In case there was any lingering doubt, it’s now official: This is Dave Grohl’s world, and we’re all just living in it.
“Sound City,” the documentary directed by Foo Fighters frontman and former Nirvana drummer Grohl that debuted at the 2013 Sundance Film Festival is basically the story of how Grohl had the cash and cachet to buy the master soundboard from iconic music studio Sound City, transport that soundboard to his own music studio and then invite a bunch of his super-famous friends to come record new music with him using the old soundboard.
Make no mistake: Rock-music aficionados will absolutely adore this movie because of its deep, diverse A-list talent involved. Paul McCartney, Stevie Nicks, Rick Springfield and Trent Reznor are among the iconic artists that come running to jam with Grohl and his “house band,” which includes producer Butch Vig, guitarist Pat Smear, bassist Krist Novoselic and drummer Taylor Hawkins. Additionally, Grohl scores insightful interviews with Neil Young, Tom Petty, John Fogerty, Mick Fleetwood, Lindsey Buckingham and Rick Rubin.
But at the same time, “Sound City” feels more than a little self-indulgent. The film is basically an advocacy piece for why professional musicians should record onto analog tape instead of digital programs like Pro Tools — an agenda that pales in comparison next to some of the socially conscious documentaries at Sundance 2013 that treated much weightier issues like inequality in the American criminal justice system (“Gideon’s Army”), flaws in contemporary education (“American Promise”) and the abysmal living conditions of children in India who are infected with HIV (“Blood Brother”).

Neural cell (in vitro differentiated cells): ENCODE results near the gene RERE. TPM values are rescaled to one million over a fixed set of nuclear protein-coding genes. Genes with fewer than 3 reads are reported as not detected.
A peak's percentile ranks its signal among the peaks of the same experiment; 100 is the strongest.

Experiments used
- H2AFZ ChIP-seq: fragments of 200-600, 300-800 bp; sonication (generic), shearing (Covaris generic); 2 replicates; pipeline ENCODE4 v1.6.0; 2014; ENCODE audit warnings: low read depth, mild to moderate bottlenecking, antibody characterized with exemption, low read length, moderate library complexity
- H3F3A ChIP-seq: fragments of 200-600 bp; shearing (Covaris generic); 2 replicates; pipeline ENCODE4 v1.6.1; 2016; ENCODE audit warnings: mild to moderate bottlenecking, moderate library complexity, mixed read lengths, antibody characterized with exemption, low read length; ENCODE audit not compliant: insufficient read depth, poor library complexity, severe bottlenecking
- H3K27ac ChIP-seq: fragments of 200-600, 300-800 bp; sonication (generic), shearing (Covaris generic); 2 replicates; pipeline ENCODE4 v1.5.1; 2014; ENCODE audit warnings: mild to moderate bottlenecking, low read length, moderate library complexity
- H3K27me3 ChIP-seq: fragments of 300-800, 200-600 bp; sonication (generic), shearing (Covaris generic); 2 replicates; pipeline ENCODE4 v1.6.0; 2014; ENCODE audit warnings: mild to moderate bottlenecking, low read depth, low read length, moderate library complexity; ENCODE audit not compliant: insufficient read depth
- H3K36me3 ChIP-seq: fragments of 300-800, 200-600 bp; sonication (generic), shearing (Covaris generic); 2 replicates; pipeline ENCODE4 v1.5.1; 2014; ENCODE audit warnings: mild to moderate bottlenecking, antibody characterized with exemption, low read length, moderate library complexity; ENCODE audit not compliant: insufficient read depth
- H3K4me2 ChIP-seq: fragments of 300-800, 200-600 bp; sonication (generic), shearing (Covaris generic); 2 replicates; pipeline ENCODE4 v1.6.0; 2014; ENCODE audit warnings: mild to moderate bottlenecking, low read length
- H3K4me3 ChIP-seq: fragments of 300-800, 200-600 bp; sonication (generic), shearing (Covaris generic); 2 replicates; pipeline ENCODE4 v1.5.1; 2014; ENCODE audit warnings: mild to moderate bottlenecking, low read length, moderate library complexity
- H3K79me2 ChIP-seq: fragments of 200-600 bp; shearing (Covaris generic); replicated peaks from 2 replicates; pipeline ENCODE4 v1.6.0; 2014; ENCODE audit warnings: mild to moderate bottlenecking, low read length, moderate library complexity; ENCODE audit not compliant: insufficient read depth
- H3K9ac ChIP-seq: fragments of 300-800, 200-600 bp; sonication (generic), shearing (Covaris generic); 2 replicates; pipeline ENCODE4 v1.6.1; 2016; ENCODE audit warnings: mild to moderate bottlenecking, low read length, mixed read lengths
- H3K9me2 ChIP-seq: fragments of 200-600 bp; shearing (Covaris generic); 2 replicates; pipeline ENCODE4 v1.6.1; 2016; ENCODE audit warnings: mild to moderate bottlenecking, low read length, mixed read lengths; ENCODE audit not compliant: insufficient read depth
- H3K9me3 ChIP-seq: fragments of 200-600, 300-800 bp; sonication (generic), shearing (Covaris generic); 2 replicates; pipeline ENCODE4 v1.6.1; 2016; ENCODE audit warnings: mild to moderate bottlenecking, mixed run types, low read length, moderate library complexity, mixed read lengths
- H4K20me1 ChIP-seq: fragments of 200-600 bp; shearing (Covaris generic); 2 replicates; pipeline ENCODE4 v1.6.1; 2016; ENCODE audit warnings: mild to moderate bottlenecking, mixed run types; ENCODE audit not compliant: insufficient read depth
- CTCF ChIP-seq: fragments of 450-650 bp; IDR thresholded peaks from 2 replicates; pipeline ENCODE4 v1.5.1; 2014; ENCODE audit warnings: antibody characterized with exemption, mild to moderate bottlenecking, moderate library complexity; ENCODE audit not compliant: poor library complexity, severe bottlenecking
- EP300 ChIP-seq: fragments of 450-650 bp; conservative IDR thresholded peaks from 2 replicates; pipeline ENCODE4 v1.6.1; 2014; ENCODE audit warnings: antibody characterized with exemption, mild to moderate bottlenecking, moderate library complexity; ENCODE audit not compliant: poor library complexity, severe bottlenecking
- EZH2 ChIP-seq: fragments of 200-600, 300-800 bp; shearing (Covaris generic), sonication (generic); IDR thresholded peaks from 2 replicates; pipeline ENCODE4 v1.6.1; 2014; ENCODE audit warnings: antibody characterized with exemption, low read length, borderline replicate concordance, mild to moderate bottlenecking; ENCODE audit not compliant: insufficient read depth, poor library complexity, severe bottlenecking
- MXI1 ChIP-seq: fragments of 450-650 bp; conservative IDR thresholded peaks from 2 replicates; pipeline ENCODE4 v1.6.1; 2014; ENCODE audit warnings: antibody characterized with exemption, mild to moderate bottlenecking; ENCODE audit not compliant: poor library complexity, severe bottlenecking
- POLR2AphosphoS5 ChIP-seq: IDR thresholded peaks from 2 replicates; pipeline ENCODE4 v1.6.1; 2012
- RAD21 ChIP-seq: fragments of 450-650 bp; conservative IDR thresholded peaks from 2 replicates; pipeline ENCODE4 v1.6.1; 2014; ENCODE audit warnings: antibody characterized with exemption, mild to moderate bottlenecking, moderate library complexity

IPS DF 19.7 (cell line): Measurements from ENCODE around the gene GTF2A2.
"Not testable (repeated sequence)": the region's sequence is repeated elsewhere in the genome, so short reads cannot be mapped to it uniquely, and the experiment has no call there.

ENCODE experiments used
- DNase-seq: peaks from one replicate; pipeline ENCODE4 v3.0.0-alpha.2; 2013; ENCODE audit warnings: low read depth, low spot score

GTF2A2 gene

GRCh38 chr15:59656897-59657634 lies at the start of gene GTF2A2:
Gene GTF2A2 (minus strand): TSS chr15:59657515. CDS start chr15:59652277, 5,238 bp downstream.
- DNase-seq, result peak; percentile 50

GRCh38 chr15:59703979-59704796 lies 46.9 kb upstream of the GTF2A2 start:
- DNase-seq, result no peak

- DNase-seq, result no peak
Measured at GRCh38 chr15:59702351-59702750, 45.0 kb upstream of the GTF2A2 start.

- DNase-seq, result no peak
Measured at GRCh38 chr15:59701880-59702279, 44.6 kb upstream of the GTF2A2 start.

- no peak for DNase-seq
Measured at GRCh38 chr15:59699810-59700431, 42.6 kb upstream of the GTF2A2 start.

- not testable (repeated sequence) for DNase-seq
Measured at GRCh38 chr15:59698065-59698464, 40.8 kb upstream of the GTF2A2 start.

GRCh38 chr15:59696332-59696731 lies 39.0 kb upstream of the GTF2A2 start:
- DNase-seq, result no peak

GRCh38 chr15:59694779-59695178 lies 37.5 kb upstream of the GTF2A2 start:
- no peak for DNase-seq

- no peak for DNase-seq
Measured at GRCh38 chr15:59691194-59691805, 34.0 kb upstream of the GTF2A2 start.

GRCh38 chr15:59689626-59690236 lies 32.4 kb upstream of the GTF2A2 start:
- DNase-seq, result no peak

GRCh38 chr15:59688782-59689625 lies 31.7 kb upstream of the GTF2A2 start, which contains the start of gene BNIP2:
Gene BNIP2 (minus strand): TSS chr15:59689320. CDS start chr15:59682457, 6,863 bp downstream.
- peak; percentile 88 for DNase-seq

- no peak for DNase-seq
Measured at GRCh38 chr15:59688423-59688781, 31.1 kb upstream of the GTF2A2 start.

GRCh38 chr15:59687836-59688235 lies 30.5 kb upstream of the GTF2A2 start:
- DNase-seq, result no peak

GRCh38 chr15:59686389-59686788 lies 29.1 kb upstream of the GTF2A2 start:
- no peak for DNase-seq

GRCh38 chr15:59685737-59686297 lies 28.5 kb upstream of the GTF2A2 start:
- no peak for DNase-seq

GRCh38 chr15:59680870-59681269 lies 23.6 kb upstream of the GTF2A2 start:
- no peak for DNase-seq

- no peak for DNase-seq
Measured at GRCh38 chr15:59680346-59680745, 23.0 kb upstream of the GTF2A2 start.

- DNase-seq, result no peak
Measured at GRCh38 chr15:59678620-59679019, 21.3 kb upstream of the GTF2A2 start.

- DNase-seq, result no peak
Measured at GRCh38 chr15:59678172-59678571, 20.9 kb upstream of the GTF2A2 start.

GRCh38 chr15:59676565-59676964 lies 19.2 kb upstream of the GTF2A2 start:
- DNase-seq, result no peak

To Grohl’s credit, it’s hard to imagine anybody except him could’ve pulled together such an audacious pool of talent for a music documentary. There are a lot of reasons Grohl has so many friends in the music industry: In addition to his affable personality, he’s also a prodigiously talented musician who’s universally respected for his ability to excel at any role in a rock band (he famously provided all the instrumental and vocal parts for Foo Fighters’ 1995 debut album that went multi-platinum). Also, Grohl deserves special kudos for his prolific professional output and the fact he’s still rocking hard and winning Grammys at a time when virtually all his peers from the early-'90s alternative music scene are now either dead or de facto retired.
Content advisory: The language in “Sound City” is extremely obscene, in no small measure because almost all of the musicians in the film spew a lot of profanities while discussing their craft.
Jamshid Ghazi Askar is a graduate of BYU's J. Reuben Clark Law School and member of the Utah State Bar. Contact him at firstname.lastname@example.org or 801-236-6051.
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